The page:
Father John Patrick Mulcahy to a patient in an episode of the MASH television show.
During my misspent youth I wasted too many hours watching the old MASH sitcom set during the Korean War in a Mobile Army Surgical Hospital. I really didn’t even like the show, especially after Alan Alda transformed the character of Hawkeye Pierce into an insufferable liberal know it all, but back in the seventies television loomed larger than it does now, being about the only home electronic entertainment available, and as long as people were awake the TV sets were on. One part of the show that I did like was the character of Father John Patrick Mulcahy, the unit chaplain, played by actor William Christopher who passed away on New Years Eve. I was annoyed that Mulcahy didn’t get more screen time and that he sometimes came across as something of a weak sister, not at all like the actual priests I knew who had served as chaplains in the military. Dave Griffey at Daffey Thoughts has done some digging about Christopher and his battle to give a more realistic treatment to the priest he portrayed:
As if 2016 needed one more victim, only hours before the year ended, William Christopher died. To fans of the TV series MASH, he was the quintessential television padre.
It’s worth noting that Christopher was also an early advocate for autism. This came from his own child’s condition. Dustin Hoffman stayed with him to research his role in Rain Man.
As an actor, Mr. Christopher didn’t often revisit the TV series that made him famous. Part of it was the frustration he had as an actor. He replaced the original actor for the part of Fr. Mulcahy because, according to the producers, Christopher had a ‘quirky’ way about him. Initially he was a sideline character, a third tier without being listed on the opening credits.
As an actor, and as a person with bills to pay, he wanted his character to be more. He researched by going to local Catholic churches and talking to army chaplains. He did what he could to make his character, a Catholic chaplain, more believable. But his main adversaries were Alan Alda and the writers. Being generally non-religious and dismissive, if not outright hostile, toward religion, the writers had nothing to give to the character Christopher played.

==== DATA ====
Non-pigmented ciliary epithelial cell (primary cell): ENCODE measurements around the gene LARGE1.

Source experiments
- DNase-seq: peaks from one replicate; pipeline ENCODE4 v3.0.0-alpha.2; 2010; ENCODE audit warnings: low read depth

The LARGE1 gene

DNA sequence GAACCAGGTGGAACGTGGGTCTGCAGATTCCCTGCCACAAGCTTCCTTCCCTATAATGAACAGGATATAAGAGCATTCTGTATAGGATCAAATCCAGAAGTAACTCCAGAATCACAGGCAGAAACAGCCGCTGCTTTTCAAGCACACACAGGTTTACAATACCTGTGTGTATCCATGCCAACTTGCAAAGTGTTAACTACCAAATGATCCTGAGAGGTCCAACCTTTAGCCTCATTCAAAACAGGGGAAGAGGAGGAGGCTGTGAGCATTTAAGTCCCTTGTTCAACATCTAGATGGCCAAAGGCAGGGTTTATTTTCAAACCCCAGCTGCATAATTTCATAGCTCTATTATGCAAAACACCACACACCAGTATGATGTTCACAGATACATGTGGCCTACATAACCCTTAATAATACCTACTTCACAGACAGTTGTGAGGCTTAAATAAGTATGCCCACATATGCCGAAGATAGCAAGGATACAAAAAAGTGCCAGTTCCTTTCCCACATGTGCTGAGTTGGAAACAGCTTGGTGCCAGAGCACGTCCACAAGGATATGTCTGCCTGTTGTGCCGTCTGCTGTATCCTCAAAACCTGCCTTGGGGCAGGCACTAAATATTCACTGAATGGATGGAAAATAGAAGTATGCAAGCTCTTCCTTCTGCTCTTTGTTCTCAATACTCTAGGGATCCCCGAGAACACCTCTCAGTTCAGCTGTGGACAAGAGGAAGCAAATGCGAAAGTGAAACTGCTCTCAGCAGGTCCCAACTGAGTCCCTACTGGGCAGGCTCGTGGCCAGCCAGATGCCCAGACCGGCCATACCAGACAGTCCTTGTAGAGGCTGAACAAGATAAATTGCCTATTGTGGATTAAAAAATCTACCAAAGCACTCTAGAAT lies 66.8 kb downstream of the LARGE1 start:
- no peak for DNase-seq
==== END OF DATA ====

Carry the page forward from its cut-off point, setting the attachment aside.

In the interviews he did give over the years, he talked about the struggles he had making the role three dimensional. A big obstacle was in openly non-religious Alda. During development of the series, Alda came to play a bigger and bigger role in the show’s creative direction. During that time, Alda came up with the character of Dr. Sidney Freedman, an army psychiatrist who would help unpack some of the psychological traumas of war.
Christopher protested. That’s what a chaplain is for. Alda and the writers didn’t listen. They couldn’t conceive of a religious figure being anything other than fodder for jokes. The low point for Christopher came early on. In a particular episode, the camp was alerted to Major Margaret Houlihan’s tent, only to find her and Frank Burns together. The running gag was that they were having an ongoing affair they believed was secret, when everyone knew. Fr. Mulcahy , however, was supposed to show up and deliver the line: “What could they be doing in there?”
Christopher howled. He said it was almost degrading to think an army chaplain, or anyone, would be so stupid. The writers stood their ground. They insisted he deliver the line. Christopher acquiesced, but at shooting time, he added an eye roll. If you see the episode, you see him do it. In other words, the good chaplain knew darn well what they were doing. It was a big turning point according to Christopher. He realized he played a religious character surrounded by writers and producers who had nothing but contempt for religion.
Over the years, he fought to get more meaningful stories. Finally, they agreed to center more on his character. In one episode, he and corporal O’Reilly had to bring a seriously wounded soldier back from the front line aid station. On the way, the soldier began choking because his tongue had swollen. Using the radio, the surgeons guided Fr. Mulcahy through an improvised tracheotomy. Good, but not good enough. As Christopher said, it could have been anyone, and it had nothing to do with the religious nature of his role.
Finally he began to get his way. As the later episodes became less comedy and more drama, he used that fact to get roles delving into the spiritual, and his own character’s ability to minister accordingly. The role of Sidney Freedman diminished in later years as Christopher demonstrated that psychological training is part and parcel for chaplains in the army. They didn’t have to call Seoul for counseling and psychological help, they had someone there already.
But he didn’t try to make his character into a superman. He looked at the flaws that come with religious service as well. The later episodes aren’t usually considered the best, being heavy handed and preachy. But there are some gems, especially where developing the characters of Fr. Mulcahy or Charles Winchester are concerned.